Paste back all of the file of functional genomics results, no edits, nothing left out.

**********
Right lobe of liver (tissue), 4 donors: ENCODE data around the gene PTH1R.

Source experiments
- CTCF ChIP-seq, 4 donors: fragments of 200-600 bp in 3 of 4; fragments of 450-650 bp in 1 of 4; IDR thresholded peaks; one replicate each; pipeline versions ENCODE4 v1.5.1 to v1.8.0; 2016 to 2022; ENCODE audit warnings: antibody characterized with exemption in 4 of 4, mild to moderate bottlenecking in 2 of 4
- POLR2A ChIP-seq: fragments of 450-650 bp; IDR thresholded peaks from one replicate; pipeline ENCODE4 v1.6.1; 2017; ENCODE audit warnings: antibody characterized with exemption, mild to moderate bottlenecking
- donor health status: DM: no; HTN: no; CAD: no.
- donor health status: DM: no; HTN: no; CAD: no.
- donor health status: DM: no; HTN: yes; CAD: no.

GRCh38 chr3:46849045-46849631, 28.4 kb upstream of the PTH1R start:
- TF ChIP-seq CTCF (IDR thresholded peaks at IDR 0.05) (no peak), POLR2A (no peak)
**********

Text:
Right lobe of liver (tissue), 4 donors: ENCODE data around the gene PTH1R.

Source experiments
- CTCF ChIP-seq, 4 donors: fragments of 200-600 bp in 3 of 4; fragments of 450-650 bp in 1 of 4; IDR thresholded peaks; one replicate each; pipeline versions ENCODE4 v1.5.1 to v1.8.0; 2016 to 2022; ENCODE audit warnings: antibody characterized with exemption in 4 of 4, mild to moderate bottlenecking in 2 of 4
- POLR2A ChIP-seq: fragments of 450-650 bp; IDR thresholded peaks from one replicate; pipeline ENCODE4 v1.6.1; 2017; ENCODE audit warnings: antibody characterized with exemption, mild to moderate bottlenecking
- donor health status: DM: no; HTN: no; CAD: no.
- donor health status: DM: no; HTN: no; CAD: no.
- donor health status: DM: no; HTN: yes; CAD: no.

GRCh38 chr3:46849045-46849631, 28.4 kb upstream of the PTH1R start:
- TF ChIP-seq CTCF (IDR thresholded peaks at IDR 0.05) (no peak), POLR2A (no peak)